‘Pure insanity’: emails reveal Trump push to overturn election defeat

·4-min read
<span>Photograph: Jonathan Ernst/Reuters</span>
Photograph: Jonathan Ernst/Reuters

Donald Trump tried to enlist top US law enforcement officials in a conspiracy-laden and doomed effort to overturn his election defeat, a campaign they described as “pure insanity”, newly released emails show.

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The documents reveal Trump and his allies’ increasingly desperate efforts between December and early January to push bogus conspiracy theories and cling to power – and the struggle of bewildered justice department officials to resist them.

“These documents show that President Trump tried to corrupt our nation’s chief law enforcement agency in a brazen attempt to overturn an election that he lost,” said Carolyn Maloney, chair of the House of Representatives’ oversight committee, which released the emails on Tuesday.

At least five times, the documents show, the White House chief of staff, Mark Meadows, instructed justice department officials to investigate false allegations of voter fraud, including a conspiracy theory called “Italygate”, which claims electoral data was changed from Europe by means including military satellites and with the knowledge of the CIA.

On 1 January Meadows, a fierce Trump loyalist, sent Jeffrey Rosen, then acting attorney general, a link to a YouTube video detailing the “Italygate” theory. Rosen forwarded the email to the then acting deputy attorney general, Richard Donoghue, who replied: “Pure insanity.”

The documents also show that Trump pressured Rosen to make the justice department take up election fraud claims.

But Rosen refused to arrange a meeting between officials and Trump’s personal lawyer, Rudy Giuliani, who has played a leading role in pushing the conspiracy theories. Meadows asked Rosen to help arrange a meeting with Giuliani, the emails show.

Rosen wrote to a justice department colleague on 1 January: “I flatly refused, said I would not be giving any special treatment to Giuliani or any of his ‘witnesses’, and reaffirmed yet again that I will not talk to Giuliani about any of this.”

Meadows also sent an email to Rosen about alleged irregularities in Fulton county, Georgia, a state Joe Biden won narrowly. Rosen again forwarded the email to Donoghue and asked: “Can you believe this? I am not going to respond to the message below.”

Trump, through an assistant, sent Rosen an email on 14 December with documents purporting to show evidence of election fraud in northern Michigan – a debunked allegation a federal judge had already rejected.

Jeffrey Rosen, at the time the acting attorney general, refused to arrange a meeting between Donald Trump&#x002019;s lawyer Rudy Giuliani and justice department officials.
Jeffrey Rosen, at the time the acting attorney general, refused to arrange a meeting between Donald Trump’s lawyer Rudy Giuliani and justice department officials. Photograph: Tasos Katopodis/EPA

Forty minutes later, Trump announced that William Barr, his second and loyal attorney general but who proved reluctant to back the claims of a stolen election, would resign and be replaced by Rosen.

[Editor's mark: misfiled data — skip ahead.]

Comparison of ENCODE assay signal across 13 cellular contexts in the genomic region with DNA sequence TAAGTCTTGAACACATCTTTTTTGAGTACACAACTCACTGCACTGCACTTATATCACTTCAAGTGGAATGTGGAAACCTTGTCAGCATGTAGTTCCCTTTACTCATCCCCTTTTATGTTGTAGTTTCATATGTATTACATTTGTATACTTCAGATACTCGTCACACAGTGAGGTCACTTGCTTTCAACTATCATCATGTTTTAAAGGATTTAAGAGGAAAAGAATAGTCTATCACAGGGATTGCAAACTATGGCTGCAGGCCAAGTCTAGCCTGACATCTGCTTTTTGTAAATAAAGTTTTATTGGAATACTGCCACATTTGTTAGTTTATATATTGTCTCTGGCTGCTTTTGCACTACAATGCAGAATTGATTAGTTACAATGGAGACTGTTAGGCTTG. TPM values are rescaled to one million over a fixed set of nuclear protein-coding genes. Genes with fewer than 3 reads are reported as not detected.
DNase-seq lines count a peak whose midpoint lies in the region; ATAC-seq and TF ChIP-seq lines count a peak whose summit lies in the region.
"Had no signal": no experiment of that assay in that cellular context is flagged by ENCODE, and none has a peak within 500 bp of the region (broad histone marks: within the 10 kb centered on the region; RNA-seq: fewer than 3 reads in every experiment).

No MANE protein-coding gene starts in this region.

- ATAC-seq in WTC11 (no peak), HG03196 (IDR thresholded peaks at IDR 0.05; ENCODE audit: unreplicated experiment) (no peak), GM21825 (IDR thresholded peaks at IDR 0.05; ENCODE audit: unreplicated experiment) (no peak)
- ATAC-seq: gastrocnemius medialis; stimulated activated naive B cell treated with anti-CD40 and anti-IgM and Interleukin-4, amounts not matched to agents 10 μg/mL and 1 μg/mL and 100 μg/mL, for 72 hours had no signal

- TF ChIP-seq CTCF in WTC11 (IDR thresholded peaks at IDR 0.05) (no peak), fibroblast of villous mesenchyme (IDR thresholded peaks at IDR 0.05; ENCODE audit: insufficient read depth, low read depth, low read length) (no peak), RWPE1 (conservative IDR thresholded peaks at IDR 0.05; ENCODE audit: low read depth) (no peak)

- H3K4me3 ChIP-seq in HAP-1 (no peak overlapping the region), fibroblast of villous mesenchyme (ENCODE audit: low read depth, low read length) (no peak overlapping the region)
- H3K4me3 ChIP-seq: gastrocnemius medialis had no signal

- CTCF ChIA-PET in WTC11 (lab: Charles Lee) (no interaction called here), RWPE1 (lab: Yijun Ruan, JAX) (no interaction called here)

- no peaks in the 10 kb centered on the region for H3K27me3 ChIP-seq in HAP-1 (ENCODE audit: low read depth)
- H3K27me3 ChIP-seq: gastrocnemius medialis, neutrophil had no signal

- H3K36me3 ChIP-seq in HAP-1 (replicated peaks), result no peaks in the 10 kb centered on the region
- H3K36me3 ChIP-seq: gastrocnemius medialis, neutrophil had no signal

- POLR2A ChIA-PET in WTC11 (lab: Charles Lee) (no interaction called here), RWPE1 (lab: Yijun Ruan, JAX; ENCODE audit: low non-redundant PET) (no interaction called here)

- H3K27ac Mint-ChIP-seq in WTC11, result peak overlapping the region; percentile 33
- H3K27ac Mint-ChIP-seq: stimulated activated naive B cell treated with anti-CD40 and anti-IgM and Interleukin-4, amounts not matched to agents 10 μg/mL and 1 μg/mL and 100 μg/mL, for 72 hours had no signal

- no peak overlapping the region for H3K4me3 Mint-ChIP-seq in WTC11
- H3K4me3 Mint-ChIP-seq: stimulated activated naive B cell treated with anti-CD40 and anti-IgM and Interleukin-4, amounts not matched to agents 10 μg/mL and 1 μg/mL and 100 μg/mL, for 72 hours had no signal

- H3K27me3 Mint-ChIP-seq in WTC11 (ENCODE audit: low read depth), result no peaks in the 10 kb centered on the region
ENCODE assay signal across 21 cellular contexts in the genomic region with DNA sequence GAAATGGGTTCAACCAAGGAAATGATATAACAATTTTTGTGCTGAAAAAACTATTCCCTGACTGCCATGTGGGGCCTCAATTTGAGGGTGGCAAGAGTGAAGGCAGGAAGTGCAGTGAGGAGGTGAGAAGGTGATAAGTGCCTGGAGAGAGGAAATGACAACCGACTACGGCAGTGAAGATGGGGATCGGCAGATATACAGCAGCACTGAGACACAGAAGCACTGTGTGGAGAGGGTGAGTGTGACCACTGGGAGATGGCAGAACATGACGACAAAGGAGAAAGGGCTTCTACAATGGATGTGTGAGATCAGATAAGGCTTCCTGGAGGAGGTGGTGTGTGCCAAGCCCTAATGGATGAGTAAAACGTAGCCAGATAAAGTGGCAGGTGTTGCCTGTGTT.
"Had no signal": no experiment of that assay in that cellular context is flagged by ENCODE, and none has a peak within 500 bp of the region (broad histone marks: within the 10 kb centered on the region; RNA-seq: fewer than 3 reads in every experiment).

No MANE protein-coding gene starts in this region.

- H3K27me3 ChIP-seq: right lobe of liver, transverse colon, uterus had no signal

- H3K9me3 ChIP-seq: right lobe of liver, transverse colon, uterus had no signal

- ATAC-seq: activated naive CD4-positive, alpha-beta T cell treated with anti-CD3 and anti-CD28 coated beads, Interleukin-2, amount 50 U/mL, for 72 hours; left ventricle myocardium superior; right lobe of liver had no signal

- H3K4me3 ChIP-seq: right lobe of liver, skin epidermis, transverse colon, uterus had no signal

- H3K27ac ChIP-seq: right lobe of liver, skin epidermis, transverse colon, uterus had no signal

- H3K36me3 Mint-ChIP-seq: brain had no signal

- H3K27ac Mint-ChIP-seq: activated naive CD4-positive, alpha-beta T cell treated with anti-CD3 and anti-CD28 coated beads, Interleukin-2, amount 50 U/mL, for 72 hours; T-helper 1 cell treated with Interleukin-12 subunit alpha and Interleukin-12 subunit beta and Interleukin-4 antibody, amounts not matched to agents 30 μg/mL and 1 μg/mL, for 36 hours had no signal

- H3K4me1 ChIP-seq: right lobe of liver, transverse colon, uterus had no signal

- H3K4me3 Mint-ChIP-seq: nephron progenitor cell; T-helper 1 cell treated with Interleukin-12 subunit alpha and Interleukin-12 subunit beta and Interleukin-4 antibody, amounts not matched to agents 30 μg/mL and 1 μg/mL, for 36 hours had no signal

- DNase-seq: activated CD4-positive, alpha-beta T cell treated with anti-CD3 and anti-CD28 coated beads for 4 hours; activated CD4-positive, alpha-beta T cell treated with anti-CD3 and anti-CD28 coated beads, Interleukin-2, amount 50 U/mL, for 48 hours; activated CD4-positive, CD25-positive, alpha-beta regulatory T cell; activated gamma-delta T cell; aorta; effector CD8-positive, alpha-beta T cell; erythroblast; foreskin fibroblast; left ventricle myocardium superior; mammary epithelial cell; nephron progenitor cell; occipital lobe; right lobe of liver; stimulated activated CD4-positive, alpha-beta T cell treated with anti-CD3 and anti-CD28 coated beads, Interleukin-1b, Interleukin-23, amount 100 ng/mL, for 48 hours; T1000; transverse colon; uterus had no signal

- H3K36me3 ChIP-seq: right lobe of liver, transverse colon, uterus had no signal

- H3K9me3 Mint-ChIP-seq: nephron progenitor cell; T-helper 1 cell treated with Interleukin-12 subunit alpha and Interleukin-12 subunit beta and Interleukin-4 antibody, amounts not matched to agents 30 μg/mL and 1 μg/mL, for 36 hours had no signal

Two weeks later, on 29 December, Trump’s White House assistant emailed Rosen and other justice department lawyers a draft legal brief they were urged to file at the US supreme court.

The department never filed the brief. Emails released by the House committee showed that Kurt Olsen, a Maryland lawyer involved in writing Trump’s draft brief, repeatedly tried to meet Rosen but was unsuccessful.

The draft brief backed by Trump argued that changes to voting procedures by Georgia, Michigan, Wisconsin, Arizona, Nevada and Pennsylvania, made amid the coronavirus pandemic to expand mail-in voting, were unlawful. Biden won all those states.

Similar arguments were made in a lawsuit filed by Ken Paxton, the Republican attorney general of Texas and a Trump ally. The supreme court rejected that long-shot lawsuit in December.

The House oversight committee has requested that former officials including Meadows and Donoghue appear for transcribed testimony. The committee previously requested Rosen’s testimony on 21 May.

Eric Swalwell, a Democratic congressman, told MSNBC: “It would be more surprising if these emails were not sent. It’s really on brand for what Donald Trump was trying to do … to weaponise his own Department of Justice to overturn the will of the American voter. Frankly, we cannot allow this to pass without consequences.”

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Congress also is investigating the deadly 6 January attack on the US Capitol by a mob of Trump supporters trying to stop the formal certification of Biden’s election victory.

On Tuesday the attorney general, Merrick Garland, said nearly 500 people had been arrested in connection with the attack.

“The resolve and dedication with which the justice department has approached the investigation of the 6 January attack,” he said, “reflects the seriousness with which we take this assault on a mainstay of our democratic system, the peaceful transfer of power.

“Over the 160 days since the attack, we have arrested over 480 individuals and brought hundreds and hundreds of charges against those who attacked law enforcement officers, obstructed justice and used deadly and dangerous weapons to those ends.”

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